Jersey City – Saint Patrick

By | November 8, 2011

The stately Gothic Victorian-style structure at the corner of Bramhall and Grand Street is St. Patrick’s R.C. Church. It is the largest church in Jersey City and the third largest in the Archdiocese of Newark in New Jersey. The church is not only known for its role in the community but also for the theater within its elementary school that was placed on the state and national registers of historic places in 1980.

It was designed by the architect Patrick C. Keely of Brooklyn who had emigrated to the US from Ireland in 1842 . Keely reportedly designed over six hundred churches in the United States and thirty churches in New Jersey that also include St. Bridget’s and St. Michael’s R. C. Churches in Jersey City.

St. Patrick’s Church was constructed with blue flintstone taken from the railroad “cut” in the Greenville section of Jersey City by the Central Railroad of New Jersey. The “cut” is presently used by the Hudson-Bergen Light Rail System. The silver-colored hammered granite from the Hallowell quarries in Maine highlights the door jambs, windows, buttress caps and cornices. The interior of the Gothic church features ribbed vaulting, with sixteen granite columns support the clerestory walls, a nave of 86 feet, side aisles, channel, side chapels, woodwork of black walnut and white ash, and stained glass windows, but no transept. The extreme length of the church is 272 feet and the extreme width is 138 feet; the spire rises to a height of 225 feet with a base 33 feet square.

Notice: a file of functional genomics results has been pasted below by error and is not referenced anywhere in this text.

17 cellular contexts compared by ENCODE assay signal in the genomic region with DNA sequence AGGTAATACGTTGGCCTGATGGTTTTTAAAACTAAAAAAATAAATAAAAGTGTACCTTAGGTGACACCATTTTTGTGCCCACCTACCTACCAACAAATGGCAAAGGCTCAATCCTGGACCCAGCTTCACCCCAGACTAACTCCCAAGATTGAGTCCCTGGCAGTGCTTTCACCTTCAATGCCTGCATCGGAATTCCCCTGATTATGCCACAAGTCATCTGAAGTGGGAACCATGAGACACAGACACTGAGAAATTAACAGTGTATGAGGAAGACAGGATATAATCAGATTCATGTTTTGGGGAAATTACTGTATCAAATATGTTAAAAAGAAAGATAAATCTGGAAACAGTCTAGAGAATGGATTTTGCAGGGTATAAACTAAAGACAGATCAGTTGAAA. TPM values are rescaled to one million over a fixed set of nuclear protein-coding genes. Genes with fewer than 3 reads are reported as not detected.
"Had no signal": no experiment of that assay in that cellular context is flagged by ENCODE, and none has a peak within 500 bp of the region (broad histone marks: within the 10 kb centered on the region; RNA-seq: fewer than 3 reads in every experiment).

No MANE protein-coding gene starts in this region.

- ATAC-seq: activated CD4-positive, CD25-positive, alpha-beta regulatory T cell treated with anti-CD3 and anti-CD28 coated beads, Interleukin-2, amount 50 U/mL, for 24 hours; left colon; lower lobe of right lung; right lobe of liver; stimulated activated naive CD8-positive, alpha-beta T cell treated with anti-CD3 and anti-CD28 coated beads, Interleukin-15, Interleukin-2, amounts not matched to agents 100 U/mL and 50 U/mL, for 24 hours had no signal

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http://www.njcu.edu/programs/jchistory/Pages/S_Pages/St_Patricks_Church_Complex.htm

For a wonderful series of photographs of Saint Patrick’s interior go to

http://travel.webshots.com/photo/2620703580031860892VMQoaN

Jersey City – St. Michael

By | August 9, 2011

Set in picturesque Hamilton Park, St. Michael’s is built of red brick trimmed in Nova Scotia free stone, together with brown stone and granite. The facade also is embellished with English tessellated and encaustic tiles. The original plan included twin towers but it was determined that the building would not bear the strain. The interior has been renovated several times, with a restoration of the paintings in 2005.

 

The windows, installed in 1899/1901, are by Franz Meyer of Munich.

Jersey City – St. Peter

By | July 17, 2011

St. Peter’s Parish was established in 1831. The first attempt at building a church was begun in the same year, but it collapsed before completion. A permanent church was completed in 1836.

In 1871, the Jesuit Fathers assumed responsibility for the parish and served until the parish was merged with four nearby parishes to form the Parish of the Resurrection in 1997. In 2005, the church was purchased by St. Peter’s Preparatory School and returned to the administration of the Jesuit Fathers.

For further information and a short parish history see

http://www.njcu.edu/programs/jchistory/Pages/S_Pages/St_Peters_RC_Church.htm